I thought Easterly’s treatment of corrupt governments in developing nations and how the international community deals with them was interesting and insightful. Particularly, Easterly observes that “Another problem is that foreign aid is used as a political reward to allied governments, no matter how unsavory they are” (Easterly 132). Easterly acknowledges that “strategic geopolitics explains only a small portion of the variation in aid receipts across countries”, but it is still interesting to see just how many countries receive aid from the US and how much they receive (Easterly 133). Foreignassistance.gov, developed by the Department of State and USAID, has this graphic showing aid given based on the country and fiscal year.
http://foreignassistance.gov/CountryIntro.aspx (Unfortunately since it is interactive and not just a jpeg or gif, I can't embed it. Or, at least, I don't know how. Sorry!)
Virtually all of the countries in the developing world,
aside from a few notable exceptions (e.g. Iran and Syria), are receiving aid
from the US in 2012. It seems that US foreign aid is almost a “given” for any
developing country – they can pretty much expect it, which makes it a much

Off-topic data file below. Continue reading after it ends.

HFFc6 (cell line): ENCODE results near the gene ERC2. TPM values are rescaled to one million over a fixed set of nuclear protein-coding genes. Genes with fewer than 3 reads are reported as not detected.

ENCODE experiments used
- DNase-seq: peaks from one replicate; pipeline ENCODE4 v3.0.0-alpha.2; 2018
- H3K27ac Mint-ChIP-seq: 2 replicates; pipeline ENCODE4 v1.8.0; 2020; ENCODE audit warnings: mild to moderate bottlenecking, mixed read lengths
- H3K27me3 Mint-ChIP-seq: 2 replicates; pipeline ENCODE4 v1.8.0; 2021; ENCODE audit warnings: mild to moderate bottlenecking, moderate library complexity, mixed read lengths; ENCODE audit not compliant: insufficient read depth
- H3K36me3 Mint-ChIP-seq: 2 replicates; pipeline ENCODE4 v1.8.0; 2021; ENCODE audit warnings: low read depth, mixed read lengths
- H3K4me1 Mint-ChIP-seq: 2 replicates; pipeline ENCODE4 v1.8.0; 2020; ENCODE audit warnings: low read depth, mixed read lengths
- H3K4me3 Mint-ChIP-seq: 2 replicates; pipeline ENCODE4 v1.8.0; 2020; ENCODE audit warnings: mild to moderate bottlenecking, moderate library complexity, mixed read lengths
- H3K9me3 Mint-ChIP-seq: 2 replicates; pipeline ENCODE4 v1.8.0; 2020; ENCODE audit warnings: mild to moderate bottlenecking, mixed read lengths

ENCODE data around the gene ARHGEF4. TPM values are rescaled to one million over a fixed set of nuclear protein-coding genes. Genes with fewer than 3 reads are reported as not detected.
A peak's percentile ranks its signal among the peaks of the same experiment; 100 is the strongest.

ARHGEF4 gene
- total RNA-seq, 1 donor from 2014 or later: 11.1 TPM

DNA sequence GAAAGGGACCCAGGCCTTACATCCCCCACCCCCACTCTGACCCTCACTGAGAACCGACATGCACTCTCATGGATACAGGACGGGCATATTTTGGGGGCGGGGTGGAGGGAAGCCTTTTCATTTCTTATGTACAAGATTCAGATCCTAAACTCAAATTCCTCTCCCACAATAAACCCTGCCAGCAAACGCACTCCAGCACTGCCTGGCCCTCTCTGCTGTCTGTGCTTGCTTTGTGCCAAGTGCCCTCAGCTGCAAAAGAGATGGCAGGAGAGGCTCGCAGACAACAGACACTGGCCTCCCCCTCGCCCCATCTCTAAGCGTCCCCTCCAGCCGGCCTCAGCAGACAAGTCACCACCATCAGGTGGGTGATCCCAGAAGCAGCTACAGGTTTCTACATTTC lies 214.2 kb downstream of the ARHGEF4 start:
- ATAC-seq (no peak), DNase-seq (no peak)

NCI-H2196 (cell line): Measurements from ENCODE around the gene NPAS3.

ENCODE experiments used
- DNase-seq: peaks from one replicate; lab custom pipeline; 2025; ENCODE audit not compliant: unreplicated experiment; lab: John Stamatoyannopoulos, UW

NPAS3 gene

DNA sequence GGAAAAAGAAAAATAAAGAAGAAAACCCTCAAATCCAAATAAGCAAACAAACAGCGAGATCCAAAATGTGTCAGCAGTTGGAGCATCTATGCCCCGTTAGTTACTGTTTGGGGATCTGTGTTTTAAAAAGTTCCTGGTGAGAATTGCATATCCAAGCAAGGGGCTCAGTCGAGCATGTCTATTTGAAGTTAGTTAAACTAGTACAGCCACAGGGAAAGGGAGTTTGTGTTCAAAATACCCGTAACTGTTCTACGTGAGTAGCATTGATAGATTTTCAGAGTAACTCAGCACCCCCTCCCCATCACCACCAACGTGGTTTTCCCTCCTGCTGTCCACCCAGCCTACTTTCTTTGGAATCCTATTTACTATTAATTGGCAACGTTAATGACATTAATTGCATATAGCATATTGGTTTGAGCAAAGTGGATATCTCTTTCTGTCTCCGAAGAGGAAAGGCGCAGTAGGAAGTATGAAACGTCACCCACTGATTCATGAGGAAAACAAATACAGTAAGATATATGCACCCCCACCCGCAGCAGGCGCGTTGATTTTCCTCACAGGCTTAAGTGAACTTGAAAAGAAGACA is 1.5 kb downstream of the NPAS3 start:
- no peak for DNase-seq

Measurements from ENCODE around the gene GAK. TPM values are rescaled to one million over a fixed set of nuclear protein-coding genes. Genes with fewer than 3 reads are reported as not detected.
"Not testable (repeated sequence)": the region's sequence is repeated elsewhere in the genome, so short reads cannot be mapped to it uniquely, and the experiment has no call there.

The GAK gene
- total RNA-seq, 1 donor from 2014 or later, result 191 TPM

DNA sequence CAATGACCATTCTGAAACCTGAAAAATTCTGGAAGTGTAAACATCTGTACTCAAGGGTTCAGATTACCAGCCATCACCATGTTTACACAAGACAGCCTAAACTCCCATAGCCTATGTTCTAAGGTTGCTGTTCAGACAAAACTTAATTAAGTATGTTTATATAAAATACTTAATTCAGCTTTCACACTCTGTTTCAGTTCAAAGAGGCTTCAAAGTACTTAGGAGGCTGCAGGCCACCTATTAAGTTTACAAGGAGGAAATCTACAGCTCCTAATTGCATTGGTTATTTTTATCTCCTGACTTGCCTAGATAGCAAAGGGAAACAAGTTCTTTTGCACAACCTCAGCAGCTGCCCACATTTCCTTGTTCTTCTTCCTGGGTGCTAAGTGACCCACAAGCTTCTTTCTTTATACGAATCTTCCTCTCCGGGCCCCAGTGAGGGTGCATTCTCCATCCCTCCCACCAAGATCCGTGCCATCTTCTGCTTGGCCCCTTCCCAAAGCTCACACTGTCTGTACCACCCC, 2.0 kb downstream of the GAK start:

weaker potential political tool. Rather, that aid is so ubiquitous makes its
revocation a much more powerful statement than anything else. Of course, it is
certainly still doubtful if such a revocation would make any major impact – if anything
it might signal that other, more impactful policies are or will be implemented
against the state, such as the current economic sanctions against Iran. Even
so, there might be a political case for reducing overall foreign aid to
increase its political power, or at least prohibiting aid to a larger group of corrupt governments.
This website in itself is also interesting as it appears to be a bureaucratic attempt to resolve one of the major issues with bureaucracy – lack of transparency. This website makes at least some attempt to provide data on foreign aid in a clear and comprehensive manner accessible to the average US citizen. Of course, Easterly’s emphasis on making bureaucracies more responsive is in terms of making them more responsive to the poor foreign nationals they are attempting to serve, but it seems that there is some value, even if less value, in making developed countries’ governments’ bureaucracies more transparent, if not more responsive to their populace on the whole. Even misguided “Planners” want their government’s foreign aid to be efficient; if they can have clear and understandable but specific data about a program and how its money is spent, that can provide some gauge on aid’s efficiency. I assume that the public is fairly well-intentioned or, at the least, wants to limit government waste – only proper information and perhaps the ability to make their opinions heard prevent them from making an impact on policy. While a cursory glance of this website does not suggest that it is anywhere near a panacea, I would be interested to see what more efforts towards transparency in developed-world government bureaucracies could do, especially combined with an increased movement within those countries’ populations towards not just awareness of international issues, but also a desire for proper understanding and actually efficient solutions.